Hydration of Silica and Its Role in the Formation of Quartz Veins – Part 1
The crystalline forms of quartz and that it is insoluble are well known. The hydrolysis of silica and formation of polymeric silicic acids in slightly alkaline (pH 8.1 - 8.3) sea water is less well known and not recognised by many geologists. Silica is one of the most abundant components of ordinary sediments and the amorphous forms, the silica gels, have been closely studied. Their properties and behaviour are perhaps better known than those of many other colloids. Quartz veins are abundant in all types of sediments and in rocks and mineral deposits derived from them. Clearly if we study how silica is mobilised into these veins and lodes, how it silicifies wall rocks, forms opal, replaces shells and tree trunks, etc. then we may have a better basis for understanding how sulphide particles might similarly be mobilised into veins and lodes, permeate shales, form framboids, replace fossils and plant fragments or fine shale bands, etc. This article briefly summarises recent developments in the aqueous chemistry of silica. It emphasises the particulate nature of the amorphous silica species in order to update rather simplistic views that quartz veins and many other natural forms of quartz “crystallise directly from solution”. A number of features of quartz veins which are due to the particulate nature of natural polymeric silica are illustrated.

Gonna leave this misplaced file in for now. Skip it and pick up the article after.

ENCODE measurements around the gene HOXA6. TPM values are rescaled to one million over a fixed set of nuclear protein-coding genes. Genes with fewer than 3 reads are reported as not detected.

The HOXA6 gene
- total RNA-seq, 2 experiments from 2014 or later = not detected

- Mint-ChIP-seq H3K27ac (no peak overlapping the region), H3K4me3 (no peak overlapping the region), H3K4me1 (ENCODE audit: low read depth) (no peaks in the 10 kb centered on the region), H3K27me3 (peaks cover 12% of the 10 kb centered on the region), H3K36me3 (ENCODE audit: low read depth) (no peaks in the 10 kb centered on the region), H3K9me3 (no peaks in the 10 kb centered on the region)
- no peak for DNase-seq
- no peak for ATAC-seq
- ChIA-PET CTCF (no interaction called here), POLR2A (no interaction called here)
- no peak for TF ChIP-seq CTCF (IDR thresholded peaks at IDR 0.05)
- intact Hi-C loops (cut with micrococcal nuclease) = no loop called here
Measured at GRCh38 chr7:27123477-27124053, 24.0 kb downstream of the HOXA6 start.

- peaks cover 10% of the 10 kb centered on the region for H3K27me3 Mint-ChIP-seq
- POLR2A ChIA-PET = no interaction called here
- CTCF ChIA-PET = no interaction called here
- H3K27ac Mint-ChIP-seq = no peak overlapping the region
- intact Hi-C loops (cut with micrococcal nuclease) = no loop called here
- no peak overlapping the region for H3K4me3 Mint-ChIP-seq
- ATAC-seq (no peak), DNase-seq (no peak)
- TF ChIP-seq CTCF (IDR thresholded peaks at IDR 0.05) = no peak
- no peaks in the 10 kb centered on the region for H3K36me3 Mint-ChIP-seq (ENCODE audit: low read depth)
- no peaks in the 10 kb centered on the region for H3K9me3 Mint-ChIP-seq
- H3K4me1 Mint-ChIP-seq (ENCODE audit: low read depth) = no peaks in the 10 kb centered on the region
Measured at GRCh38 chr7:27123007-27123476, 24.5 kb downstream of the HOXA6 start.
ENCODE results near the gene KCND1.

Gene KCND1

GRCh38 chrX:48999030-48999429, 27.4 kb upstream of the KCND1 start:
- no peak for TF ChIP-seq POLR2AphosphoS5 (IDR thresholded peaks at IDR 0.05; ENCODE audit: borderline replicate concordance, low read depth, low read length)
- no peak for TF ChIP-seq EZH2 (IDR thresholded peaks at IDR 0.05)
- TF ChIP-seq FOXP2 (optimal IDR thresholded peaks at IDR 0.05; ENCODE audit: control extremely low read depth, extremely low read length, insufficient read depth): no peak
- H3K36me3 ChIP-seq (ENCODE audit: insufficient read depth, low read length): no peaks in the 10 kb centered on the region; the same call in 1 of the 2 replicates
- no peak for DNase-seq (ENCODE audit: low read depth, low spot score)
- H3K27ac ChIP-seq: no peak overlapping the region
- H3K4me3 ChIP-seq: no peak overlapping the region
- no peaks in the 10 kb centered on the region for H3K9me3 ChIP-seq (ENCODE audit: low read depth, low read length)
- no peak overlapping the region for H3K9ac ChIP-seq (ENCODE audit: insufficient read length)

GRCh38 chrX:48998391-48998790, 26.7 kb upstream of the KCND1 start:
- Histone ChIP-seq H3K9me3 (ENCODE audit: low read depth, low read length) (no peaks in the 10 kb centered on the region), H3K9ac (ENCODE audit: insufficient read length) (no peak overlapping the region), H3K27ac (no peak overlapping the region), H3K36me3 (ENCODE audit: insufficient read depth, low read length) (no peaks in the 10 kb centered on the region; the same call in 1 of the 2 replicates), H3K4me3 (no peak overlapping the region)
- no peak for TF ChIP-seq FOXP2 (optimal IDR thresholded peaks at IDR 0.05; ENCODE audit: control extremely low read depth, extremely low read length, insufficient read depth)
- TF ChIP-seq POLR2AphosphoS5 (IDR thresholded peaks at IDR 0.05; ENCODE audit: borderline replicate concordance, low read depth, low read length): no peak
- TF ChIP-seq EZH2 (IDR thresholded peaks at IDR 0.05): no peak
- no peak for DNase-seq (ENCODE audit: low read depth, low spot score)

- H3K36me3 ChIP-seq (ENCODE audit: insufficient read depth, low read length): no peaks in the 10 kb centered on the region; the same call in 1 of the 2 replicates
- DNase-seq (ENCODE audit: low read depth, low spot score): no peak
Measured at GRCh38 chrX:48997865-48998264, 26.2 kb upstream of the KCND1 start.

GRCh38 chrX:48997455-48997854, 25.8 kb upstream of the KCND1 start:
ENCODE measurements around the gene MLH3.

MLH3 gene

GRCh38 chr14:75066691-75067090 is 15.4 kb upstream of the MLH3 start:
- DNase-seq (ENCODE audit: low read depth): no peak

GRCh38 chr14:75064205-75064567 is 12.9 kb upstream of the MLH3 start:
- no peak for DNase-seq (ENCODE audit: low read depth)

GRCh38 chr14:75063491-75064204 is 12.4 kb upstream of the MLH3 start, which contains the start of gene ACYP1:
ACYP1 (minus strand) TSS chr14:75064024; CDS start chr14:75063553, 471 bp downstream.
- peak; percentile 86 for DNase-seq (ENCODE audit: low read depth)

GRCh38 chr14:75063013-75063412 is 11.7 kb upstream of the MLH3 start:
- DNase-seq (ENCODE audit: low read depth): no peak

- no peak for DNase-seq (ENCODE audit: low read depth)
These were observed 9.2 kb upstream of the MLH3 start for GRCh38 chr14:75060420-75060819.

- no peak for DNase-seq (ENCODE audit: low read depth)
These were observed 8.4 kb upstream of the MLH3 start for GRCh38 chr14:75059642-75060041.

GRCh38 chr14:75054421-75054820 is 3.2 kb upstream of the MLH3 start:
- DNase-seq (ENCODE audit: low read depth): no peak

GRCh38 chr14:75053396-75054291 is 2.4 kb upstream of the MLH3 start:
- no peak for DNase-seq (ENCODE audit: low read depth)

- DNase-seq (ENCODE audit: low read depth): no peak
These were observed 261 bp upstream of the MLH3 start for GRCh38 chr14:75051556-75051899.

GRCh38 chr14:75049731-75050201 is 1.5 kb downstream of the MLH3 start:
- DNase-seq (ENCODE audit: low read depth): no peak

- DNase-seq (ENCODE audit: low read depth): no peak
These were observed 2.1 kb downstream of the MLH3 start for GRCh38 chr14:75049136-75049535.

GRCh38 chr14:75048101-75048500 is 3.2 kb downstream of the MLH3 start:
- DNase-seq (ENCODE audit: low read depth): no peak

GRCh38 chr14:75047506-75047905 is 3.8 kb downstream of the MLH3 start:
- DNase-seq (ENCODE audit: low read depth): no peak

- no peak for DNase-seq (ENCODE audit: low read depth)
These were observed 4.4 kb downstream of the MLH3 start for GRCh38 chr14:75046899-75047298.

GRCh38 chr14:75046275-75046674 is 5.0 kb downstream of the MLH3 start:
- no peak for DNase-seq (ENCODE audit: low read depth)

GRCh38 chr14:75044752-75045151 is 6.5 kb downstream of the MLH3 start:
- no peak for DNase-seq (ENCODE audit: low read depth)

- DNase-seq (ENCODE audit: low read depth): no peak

Copyright (c) 2018 John Elliston
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